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The Grauballe Man

Written by: Seamus Heaney | Biography
 | Quotes (1) |
 As if he had been poured
in tar, he lies
on a pillow of turf
and seems to weep

the black river of himself.
The grain of his wrists is like bog oak, the ball of his heel like a basalt egg.
His instep has shrunk cold as a swan’s foot or a wet swamp root.
His hips are the ridge and purse of a mussel, his spine an eel arrested under a glisten of mud.
The head lifts, the chin is a visor raised above the vent of his slashed throat that has tanned and toughened.
The cured wound opens inwards to a dark elderberry place.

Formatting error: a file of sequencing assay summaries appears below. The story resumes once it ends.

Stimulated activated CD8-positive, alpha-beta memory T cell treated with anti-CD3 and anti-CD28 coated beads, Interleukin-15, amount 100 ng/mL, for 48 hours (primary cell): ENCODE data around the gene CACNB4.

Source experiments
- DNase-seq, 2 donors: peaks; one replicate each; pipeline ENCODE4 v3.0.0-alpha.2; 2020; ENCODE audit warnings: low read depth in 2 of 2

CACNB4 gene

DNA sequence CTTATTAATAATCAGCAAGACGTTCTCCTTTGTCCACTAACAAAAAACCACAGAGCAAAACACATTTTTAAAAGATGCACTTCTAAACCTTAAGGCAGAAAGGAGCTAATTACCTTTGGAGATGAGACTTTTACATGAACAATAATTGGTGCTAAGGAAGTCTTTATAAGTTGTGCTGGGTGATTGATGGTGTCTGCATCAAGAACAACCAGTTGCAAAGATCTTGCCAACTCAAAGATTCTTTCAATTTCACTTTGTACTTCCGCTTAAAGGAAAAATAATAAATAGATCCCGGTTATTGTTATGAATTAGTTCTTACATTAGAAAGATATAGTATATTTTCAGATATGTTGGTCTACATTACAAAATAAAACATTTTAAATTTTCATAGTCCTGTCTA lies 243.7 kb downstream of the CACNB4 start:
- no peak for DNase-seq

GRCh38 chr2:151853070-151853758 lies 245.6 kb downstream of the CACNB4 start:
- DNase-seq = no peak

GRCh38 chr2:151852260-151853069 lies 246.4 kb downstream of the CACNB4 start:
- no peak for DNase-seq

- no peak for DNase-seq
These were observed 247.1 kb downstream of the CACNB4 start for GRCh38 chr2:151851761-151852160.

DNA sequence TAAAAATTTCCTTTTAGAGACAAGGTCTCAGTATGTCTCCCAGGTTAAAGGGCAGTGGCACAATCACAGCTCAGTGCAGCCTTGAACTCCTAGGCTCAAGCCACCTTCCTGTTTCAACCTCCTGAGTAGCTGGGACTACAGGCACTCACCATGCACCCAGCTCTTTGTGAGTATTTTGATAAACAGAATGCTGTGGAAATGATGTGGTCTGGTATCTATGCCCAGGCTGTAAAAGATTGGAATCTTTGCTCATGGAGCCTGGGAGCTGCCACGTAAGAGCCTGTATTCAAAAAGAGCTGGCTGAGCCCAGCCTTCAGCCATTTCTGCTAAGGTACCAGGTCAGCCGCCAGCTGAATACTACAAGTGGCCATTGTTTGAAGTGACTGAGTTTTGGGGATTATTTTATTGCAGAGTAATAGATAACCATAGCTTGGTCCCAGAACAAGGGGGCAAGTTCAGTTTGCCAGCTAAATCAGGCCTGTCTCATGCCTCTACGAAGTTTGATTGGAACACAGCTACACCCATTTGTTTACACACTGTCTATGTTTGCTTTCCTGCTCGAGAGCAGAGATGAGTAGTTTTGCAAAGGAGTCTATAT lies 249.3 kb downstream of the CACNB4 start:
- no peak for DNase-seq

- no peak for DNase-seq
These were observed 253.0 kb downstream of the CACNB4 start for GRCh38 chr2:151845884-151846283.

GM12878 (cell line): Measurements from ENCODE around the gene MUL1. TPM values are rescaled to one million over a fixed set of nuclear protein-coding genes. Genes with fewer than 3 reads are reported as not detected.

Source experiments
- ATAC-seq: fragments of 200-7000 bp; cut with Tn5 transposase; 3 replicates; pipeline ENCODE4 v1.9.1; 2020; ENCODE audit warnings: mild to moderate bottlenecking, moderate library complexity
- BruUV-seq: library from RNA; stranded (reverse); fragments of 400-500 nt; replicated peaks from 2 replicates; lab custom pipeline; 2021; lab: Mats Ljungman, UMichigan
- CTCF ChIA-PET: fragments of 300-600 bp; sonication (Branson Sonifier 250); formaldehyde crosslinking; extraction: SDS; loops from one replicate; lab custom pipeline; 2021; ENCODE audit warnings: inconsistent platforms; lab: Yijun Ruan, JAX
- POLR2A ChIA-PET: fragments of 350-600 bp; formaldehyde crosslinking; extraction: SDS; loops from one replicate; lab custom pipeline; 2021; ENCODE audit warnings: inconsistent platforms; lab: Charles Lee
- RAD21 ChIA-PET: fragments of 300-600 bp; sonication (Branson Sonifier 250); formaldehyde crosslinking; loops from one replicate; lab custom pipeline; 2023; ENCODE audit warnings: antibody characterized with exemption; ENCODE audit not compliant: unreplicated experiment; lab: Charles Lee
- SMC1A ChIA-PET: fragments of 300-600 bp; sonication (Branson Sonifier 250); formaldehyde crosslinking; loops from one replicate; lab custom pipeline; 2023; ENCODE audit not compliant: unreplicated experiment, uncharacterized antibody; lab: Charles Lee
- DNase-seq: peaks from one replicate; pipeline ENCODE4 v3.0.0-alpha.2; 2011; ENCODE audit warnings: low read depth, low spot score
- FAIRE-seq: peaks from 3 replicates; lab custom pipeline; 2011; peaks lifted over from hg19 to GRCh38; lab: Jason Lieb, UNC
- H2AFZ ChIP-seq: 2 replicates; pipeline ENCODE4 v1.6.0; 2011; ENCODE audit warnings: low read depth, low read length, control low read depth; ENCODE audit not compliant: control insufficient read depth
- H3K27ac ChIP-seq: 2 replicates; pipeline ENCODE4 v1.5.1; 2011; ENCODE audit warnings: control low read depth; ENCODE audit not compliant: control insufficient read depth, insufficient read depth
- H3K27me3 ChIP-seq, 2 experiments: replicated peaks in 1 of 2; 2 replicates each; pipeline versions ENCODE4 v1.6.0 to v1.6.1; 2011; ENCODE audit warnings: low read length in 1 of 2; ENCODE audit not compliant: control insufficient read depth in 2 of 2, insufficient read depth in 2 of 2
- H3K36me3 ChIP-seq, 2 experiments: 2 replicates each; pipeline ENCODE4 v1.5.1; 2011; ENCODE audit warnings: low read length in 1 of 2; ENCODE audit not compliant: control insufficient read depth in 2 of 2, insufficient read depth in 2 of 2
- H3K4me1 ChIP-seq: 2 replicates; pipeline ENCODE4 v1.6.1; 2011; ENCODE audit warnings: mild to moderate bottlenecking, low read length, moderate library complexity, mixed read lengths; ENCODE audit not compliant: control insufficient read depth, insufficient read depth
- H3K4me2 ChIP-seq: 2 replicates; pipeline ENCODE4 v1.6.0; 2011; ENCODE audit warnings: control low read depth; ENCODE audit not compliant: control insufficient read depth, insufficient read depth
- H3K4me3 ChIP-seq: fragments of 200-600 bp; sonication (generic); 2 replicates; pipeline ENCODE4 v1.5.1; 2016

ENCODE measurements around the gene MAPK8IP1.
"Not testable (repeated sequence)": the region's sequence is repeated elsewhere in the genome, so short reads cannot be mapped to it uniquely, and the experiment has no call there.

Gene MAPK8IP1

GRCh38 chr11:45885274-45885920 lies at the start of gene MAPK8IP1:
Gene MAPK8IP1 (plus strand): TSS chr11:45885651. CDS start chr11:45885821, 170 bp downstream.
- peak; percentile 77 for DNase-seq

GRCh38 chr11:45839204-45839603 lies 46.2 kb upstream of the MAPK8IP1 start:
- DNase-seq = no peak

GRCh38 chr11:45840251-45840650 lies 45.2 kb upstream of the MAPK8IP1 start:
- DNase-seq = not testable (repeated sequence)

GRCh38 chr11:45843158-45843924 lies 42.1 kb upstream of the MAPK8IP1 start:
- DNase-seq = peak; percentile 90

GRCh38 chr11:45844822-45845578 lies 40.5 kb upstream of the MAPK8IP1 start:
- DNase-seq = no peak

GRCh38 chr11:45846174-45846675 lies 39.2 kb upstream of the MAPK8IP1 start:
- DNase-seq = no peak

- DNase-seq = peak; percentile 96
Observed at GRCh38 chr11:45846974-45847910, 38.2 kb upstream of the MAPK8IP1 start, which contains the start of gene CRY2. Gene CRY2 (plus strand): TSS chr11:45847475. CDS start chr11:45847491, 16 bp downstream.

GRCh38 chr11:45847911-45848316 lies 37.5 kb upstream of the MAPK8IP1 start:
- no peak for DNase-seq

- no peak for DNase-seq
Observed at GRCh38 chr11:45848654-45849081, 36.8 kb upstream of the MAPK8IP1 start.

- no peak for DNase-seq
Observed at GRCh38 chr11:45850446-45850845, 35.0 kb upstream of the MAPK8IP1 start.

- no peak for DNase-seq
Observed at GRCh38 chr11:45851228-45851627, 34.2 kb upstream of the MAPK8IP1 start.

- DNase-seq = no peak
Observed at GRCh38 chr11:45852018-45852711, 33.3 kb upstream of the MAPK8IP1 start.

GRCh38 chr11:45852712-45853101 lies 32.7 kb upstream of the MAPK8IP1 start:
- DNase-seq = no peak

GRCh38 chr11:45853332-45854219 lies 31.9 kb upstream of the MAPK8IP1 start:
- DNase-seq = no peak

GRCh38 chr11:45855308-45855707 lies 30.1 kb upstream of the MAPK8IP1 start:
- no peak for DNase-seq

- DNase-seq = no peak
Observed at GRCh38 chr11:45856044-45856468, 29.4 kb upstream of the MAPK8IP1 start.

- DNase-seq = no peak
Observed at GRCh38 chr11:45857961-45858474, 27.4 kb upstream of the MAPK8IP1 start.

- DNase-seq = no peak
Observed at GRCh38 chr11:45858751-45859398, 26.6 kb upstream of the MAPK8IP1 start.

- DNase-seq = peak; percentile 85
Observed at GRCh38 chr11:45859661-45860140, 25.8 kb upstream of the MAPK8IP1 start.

Who will say ‘corpse’ to his vivid cast? Who will say ‘body’ to his opaque repose? And his rusted hair, a mat unlikely as a foetus’s.
I first saw his twisted face in a photograph, a head and shoulder out of the peat, bruised like a forceps baby, but now he lies perfected in my memory, down to the red horn of his nails, hung in the scales with beauty and atrocity: with the Dying Gaul too strictly compassed on his shield, with the actual weight of each hooded victim, slashed and dumped.



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